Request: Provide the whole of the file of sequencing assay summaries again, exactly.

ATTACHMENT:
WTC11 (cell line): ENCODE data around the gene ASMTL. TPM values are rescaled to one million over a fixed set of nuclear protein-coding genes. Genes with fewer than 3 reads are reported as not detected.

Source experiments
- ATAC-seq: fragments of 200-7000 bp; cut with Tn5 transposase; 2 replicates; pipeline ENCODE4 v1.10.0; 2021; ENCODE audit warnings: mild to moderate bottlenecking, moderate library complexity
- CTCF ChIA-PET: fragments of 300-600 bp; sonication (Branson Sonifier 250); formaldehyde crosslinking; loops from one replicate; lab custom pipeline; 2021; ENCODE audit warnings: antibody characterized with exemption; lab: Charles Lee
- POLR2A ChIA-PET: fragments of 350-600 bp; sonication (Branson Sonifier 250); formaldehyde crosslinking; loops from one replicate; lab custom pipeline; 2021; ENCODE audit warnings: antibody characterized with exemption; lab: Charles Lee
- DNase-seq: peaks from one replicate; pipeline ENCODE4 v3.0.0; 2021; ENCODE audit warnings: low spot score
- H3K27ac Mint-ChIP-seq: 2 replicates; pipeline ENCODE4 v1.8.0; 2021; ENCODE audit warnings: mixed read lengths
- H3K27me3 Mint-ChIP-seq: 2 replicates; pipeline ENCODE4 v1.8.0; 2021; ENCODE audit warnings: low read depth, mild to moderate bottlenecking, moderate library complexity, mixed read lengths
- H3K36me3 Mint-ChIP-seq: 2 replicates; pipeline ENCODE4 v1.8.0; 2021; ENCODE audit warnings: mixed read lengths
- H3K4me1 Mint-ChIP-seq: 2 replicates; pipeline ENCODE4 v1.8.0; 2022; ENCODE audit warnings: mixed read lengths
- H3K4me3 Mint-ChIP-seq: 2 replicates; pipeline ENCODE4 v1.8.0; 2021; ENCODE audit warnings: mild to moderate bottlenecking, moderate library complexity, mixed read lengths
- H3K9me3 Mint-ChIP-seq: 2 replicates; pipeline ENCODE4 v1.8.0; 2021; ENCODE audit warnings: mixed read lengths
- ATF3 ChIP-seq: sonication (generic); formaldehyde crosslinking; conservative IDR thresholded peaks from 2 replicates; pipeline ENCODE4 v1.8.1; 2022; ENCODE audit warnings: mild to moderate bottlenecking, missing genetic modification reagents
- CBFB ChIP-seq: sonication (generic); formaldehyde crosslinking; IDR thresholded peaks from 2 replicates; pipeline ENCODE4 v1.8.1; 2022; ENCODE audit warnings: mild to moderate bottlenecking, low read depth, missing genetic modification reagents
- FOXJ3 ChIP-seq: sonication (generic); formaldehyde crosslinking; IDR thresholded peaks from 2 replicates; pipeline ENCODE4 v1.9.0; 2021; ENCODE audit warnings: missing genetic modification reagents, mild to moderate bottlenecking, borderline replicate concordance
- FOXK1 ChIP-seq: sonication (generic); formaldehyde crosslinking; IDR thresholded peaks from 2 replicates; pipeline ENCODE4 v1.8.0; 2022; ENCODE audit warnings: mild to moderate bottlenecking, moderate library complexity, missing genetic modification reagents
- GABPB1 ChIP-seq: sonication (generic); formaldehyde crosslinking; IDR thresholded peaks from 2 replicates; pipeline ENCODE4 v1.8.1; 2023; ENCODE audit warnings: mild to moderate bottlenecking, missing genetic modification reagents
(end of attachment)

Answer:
WTC11 (cell line): ENCODE data around the gene ASMTL. TPM values are rescaled to one million over a fixed set of nuclear protein-coding genes. Genes with fewer than 3 reads are reported as not detected.

Source experiments
- ATAC-seq: fragments of 200-7000 bp; cut with Tn5 transposase; 2 replicates; pipeline ENCODE4 v1.10.0; 2021; ENCODE audit warnings: mild to moderate bottlenecking, moderate library complexity
- CTCF ChIA-PET: fragments of 300-600 bp; sonication (Branson Sonifier 250); formaldehyde crosslinking; loops from one replicate; lab custom pipeline; 2021; ENCODE audit warnings: antibody characterized with exemption; lab: Charles Lee
- POLR2A ChIA-PET: fragments of 350-600 bp; sonication (Branson Sonifier 250); formaldehyde crosslinking; loops from one replicate; lab custom pipeline; 2021; ENCODE audit warnings: antibody characterized with exemption; lab: Charles Lee
- DNase-seq: peaks from one replicate; pipeline ENCODE4 v3.0.0; 2021; ENCODE audit warnings: low spot score
- H3K27ac Mint-ChIP-seq: 2 replicates; pipeline ENCODE4 v1.8.0; 2021; ENCODE audit warnings: mixed read lengths
- H3K27me3 Mint-ChIP-seq: 2 replicates; pipeline ENCODE4 v1.8.0; 2021; ENCODE audit warnings: low read depth, mild to moderate bottlenecking, moderate library complexity, mixed read lengths
- H3K36me3 Mint-ChIP-seq: 2 replicates; pipeline ENCODE4 v1.8.0; 2021; ENCODE audit warnings: mixed read lengths
- H3K4me1 Mint-ChIP-seq: 2 replicates; pipeline ENCODE4 v1.8.0; 2022; ENCODE audit warnings: mixed read lengths
- H3K4me3 Mint-ChIP-seq: 2 replicates; pipeline ENCODE4 v1.8.0; 2021; ENCODE audit warnings: mild to moderate bottlenecking, moderate library complexity, mixed read lengths
- H3K9me3 Mint-ChIP-seq: 2 replicates; pipeline ENCODE4 v1.8.0; 2021; ENCODE audit warnings: mixed read lengths
- ATF3 ChIP-seq: sonication (generic); formaldehyde crosslinking; conservative IDR thresholded peaks from 2 replicates; pipeline ENCODE4 v1.8.1; 2022; ENCODE audit warnings: mild to moderate bottlenecking, missing genetic modification reagents
- CBFB ChIP-seq: sonication (generic); formaldehyde crosslinking; IDR thresholded peaks from 2 replicates; pipeline ENCODE4 v1.8.1; 2022; ENCODE audit warnings: mild to moderate bottlenecking, low read depth, missing genetic modification reagents
- FOXJ3 ChIP-seq: sonication (generic); formaldehyde crosslinking; IDR thresholded peaks from 2 replicates; pipeline ENCODE4 v1.9.0; 2021; ENCODE audit warnings: missing genetic modification reagents, mild to moderate bottlenecking, borderline replicate concordance
- FOXK1 ChIP-seq: sonication (generic); formaldehyde crosslinking; IDR thresholded peaks from 2 replicates; pipeline ENCODE4 v1.8.0; 2022; ENCODE audit warnings: mild to moderate bottlenecking, moderate library complexity, missing genetic modification reagents
- GABPB1 ChIP-seq: sonication (generic); formaldehyde crosslinking; IDR thresholded peaks from 2 replicates; pipeline ENCODE4 v1.8.1; 2023; ENCODE audit warnings: mild to moderate bottlenecking, missing genetic modification reagents